The Philippines‘ capital is a lively, densely populated city, but with a chilled out vibe that sets it apart from the other metropolises in Asia. The Americanization of the city is in full force, from their accents to their fast food culture, but the people still retain their local charm in every way. The kindness of the Filipino people is chatted about in travel circles but it’s not until you touch down in the country that you realise how friendly and welcoming they really are. Life is not easy for many in Manila, but the smiles on their faces would tell you otherwise.
The city itself is surprisingly modern, with world class shopping malls, hotels and apartments as well as a bustling economy that’s growing at rapid speed. However the sizeable gap between rich and poor means the city has it’s fair share of rough patches too.
Metro Manila really is one of the forgotten gems of South East Asia. It hasn’t yet experienced the tourist floodgates but it’s not exactly untouched either. The result is a city just different enough that you’ll see one or two weird things every day but still feel right at home.
Food: You won’t go hungry here. Jolly jeeps will feed you for around $1 and decent Filipino restaurants will set you back around $3-$5. Everything from street food to fine dining is available here.
Drink: A bottle of water will cost around 50 cents. A beer in a bar will cost around $1.50.
Transport: Taxi rides will cost around $3-$4 for a 20 minute ride. This should get you to most places in the city.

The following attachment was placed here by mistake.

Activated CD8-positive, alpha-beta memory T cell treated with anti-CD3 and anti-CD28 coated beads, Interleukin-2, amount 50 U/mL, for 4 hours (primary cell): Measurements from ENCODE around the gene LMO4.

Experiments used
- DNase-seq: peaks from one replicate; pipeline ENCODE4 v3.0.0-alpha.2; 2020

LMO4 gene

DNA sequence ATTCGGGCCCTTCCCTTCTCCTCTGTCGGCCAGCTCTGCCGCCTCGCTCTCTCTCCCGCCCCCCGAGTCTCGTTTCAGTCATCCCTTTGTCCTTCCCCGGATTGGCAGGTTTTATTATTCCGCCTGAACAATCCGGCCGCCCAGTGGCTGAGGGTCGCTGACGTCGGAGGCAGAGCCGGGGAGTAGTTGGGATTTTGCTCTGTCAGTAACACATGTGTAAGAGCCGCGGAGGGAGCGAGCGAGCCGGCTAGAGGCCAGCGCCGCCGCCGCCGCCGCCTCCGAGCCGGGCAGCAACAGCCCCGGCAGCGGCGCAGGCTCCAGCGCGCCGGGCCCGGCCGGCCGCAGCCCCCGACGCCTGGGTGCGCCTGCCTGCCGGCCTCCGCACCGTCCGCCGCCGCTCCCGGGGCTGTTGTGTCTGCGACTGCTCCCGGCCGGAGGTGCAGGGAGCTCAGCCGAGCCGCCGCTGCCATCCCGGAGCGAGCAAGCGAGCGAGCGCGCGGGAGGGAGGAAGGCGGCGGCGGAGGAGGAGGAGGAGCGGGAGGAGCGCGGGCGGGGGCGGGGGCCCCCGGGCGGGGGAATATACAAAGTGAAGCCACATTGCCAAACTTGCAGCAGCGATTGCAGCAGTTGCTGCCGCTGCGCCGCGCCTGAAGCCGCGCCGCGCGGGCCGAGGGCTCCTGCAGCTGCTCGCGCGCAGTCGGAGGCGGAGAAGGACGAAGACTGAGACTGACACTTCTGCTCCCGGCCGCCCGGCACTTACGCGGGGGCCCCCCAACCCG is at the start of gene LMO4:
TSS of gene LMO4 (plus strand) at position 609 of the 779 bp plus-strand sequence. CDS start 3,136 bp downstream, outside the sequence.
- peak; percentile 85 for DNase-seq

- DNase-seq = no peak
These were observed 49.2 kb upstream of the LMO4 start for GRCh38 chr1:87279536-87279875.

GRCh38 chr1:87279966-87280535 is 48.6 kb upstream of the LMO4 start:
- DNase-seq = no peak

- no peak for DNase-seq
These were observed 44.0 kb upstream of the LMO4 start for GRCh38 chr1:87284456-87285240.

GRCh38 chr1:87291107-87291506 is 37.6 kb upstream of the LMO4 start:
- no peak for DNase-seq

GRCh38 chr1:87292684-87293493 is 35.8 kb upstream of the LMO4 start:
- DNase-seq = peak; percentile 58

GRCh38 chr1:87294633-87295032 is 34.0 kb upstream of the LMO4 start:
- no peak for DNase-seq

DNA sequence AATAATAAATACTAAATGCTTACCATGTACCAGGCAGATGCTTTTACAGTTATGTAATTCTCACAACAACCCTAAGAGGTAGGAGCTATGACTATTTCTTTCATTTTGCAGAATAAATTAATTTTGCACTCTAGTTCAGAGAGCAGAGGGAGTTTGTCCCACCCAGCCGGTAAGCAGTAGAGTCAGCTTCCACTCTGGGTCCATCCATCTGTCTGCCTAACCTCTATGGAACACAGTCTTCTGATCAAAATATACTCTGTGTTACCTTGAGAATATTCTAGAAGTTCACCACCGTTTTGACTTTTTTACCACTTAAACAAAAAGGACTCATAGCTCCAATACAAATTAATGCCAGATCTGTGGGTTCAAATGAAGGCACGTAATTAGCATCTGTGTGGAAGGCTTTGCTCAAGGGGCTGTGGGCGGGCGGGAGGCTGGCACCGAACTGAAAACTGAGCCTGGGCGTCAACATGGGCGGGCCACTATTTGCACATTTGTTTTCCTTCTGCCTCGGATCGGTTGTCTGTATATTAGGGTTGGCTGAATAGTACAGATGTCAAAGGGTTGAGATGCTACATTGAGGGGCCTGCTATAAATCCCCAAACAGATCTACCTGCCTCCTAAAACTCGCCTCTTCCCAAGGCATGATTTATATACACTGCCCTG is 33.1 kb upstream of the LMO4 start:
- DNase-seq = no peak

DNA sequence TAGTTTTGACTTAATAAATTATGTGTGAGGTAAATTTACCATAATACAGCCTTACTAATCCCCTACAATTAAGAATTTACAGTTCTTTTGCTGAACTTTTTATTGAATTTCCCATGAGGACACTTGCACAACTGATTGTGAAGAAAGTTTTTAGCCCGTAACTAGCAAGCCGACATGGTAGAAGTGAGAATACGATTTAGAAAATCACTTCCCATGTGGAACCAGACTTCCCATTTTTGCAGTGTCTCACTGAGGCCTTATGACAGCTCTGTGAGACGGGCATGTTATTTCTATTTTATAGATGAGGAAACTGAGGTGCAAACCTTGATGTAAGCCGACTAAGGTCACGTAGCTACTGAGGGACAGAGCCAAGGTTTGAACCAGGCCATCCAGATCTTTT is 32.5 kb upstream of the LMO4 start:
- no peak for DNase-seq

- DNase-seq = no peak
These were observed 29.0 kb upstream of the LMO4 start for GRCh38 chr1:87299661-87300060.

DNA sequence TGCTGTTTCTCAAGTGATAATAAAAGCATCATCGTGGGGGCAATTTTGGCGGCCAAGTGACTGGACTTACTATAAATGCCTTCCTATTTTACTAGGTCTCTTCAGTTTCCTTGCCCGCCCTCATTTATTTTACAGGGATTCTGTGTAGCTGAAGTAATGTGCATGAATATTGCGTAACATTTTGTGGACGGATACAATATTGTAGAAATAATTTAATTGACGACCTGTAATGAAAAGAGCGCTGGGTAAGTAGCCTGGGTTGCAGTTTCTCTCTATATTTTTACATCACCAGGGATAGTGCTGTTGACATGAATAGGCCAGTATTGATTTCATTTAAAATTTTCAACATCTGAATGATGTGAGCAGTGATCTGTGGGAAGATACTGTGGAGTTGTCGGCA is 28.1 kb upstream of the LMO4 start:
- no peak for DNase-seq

First time in the Philippines? Fellow blogger Brenda has a great Philippines packing guide, with some other great tips too!
I stayed at…
24 Hour Apartment Hotel – This is excellent value for money and is located in Makati – Manila’s financial centre. It’s not quite in the business district but a $2 taxi ride will get you to the more happening places in the city.
The cheapest room will set you back around $30 and comes with double bed, cable, aircon, good wifi, hot shower, daily bottled water and toiletries. There’s also a cafe/restaurant downstairs open all day that has great food at a reasonable price (around $4-$5 a meal).
Accommodation isn’t actually that cheap in Manila. Tourism isn’t huge here and most foreigners that do visit are here on business. Upper end accommodation like Raffles Makati is much more prominent.
If you’re staying longer term, there are plenty of condos around that you can rent. I found my place on Sulit.
One thing you should eat is…
My favourite restaurant in the city is Mesa. It serves ‘modern Filipino cuisine’, and everything on their menu just sounds ridiculously good!
It’s located in Greenbelt 3 Mall, and will quite often have a decent sized line outside. Don’t worry, it’s worth the wait!
I loved Filipino food so much that I dedicated a whole post to it. Check it out.
One thing you should drink is…
A weng weng. This was the suggestion of the bartender after I asked him to make me a ‘traditional Filipino drink’. He tells me it tastes great, and is a harmonious cocktail of seven different spirits.
Of course, I say yes, knowing perfectly well that just one glass will knock me out.
I was wrong. Half the glass was more than enough.